Reaching into my old days of off-roading and 4-wheeling, I looked at some of the lights offered for off-road racing, such as KC Daylighters and similar. These are the muscle-bound commandos of driving lights, super-powerful beams in steel housings with rubber vibration isolators. If they can survive the pounding of Baja racing, they can survive anything. They're not cheap either (though less expensive than PIAAs), but they're typically large to very large (some are more than 9 inches across and 150 watts), generally too big and heavy for a motorcycle. However, it looked like the smallest (5-inch and 6-inch) sizes might work on my 1100R. From past experience I know that Daylighters, being essentially adapted aircraft landing lights, throw a very powerful long-range beam, easily the equal or better of any common motorcycle lights I've ever seen.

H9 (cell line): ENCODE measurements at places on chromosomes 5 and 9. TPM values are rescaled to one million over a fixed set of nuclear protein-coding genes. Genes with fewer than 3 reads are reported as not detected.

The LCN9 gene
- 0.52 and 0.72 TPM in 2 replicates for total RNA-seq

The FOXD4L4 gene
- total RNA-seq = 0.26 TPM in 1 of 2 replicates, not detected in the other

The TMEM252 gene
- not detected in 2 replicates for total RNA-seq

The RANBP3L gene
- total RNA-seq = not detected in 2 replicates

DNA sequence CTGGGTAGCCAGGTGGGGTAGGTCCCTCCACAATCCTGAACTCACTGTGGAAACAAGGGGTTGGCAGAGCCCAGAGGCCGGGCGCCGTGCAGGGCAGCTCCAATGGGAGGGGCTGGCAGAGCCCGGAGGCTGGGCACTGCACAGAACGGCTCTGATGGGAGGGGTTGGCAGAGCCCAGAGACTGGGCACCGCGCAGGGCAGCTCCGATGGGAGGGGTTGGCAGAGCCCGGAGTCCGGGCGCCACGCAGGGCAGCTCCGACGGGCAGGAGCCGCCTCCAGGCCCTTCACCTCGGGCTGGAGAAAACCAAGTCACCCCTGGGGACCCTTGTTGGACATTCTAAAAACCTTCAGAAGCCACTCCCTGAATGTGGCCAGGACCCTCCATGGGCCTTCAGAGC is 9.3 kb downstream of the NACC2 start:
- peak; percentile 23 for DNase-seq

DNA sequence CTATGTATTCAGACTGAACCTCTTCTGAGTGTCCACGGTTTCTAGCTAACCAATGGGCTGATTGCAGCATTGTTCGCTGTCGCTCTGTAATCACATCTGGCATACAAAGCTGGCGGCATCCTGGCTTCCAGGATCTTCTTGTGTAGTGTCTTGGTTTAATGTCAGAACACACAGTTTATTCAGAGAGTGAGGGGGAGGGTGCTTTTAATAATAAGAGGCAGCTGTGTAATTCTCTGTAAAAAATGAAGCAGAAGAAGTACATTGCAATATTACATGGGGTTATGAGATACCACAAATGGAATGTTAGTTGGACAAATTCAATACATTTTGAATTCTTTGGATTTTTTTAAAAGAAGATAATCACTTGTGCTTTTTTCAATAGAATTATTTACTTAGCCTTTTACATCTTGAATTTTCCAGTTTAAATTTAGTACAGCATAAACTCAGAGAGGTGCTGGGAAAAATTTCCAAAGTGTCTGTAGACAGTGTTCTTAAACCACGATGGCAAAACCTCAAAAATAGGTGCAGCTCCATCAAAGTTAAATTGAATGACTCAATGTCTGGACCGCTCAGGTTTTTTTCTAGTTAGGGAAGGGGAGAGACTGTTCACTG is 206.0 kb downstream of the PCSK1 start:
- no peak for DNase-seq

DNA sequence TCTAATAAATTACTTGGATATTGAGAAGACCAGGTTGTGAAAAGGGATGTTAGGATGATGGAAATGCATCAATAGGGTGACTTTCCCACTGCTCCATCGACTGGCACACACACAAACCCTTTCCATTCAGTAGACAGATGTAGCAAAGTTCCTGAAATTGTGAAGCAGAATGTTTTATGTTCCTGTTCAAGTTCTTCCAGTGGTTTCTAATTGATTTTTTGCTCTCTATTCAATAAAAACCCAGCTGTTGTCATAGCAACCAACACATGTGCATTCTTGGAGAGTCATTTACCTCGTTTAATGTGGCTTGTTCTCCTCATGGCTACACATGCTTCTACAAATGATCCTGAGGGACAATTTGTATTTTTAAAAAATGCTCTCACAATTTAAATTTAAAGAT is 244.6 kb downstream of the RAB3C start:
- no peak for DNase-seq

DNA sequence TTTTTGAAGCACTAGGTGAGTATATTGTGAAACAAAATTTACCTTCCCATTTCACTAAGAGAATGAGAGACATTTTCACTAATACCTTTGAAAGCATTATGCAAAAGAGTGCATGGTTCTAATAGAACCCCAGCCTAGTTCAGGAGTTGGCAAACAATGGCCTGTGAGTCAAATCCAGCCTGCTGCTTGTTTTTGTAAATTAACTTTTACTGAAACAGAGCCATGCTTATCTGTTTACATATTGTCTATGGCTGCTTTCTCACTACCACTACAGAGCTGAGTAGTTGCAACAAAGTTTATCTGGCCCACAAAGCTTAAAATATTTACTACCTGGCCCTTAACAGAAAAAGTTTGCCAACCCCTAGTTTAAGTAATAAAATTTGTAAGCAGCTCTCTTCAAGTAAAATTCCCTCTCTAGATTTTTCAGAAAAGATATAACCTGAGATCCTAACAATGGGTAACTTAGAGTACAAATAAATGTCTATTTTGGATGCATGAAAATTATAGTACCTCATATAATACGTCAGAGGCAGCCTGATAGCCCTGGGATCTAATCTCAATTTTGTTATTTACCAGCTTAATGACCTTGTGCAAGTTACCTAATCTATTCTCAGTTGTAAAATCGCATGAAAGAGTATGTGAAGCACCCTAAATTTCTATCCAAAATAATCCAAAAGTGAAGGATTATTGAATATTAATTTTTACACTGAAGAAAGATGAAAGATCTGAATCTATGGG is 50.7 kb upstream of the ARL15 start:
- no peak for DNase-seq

It was while shopping for KC Daylighters that I came across Eagle Eye lights. According to a fellow in the business, Eagle Eye lights are identical to KC Daylighters in every way (this fellow said they are the *same* lights sold as Daylighters), but sold without the KC Daylighters name they are much cheaper. Shopping around I was able to find a pair of 5-inch, 100-watt Eagle Eye driving lights for just over $20 each. That seemed too good to be true, but comparing them side by side with the 5-inch Daylighters I simply could not find any difference -- same deep-chromed steel housing, same rubber lens/reflector mount, same stainless-steel retaining rings, same H3 bulb, everything the same. I cannot vouch that they are indeed the same light, but comparing them side by side I can easily believe it.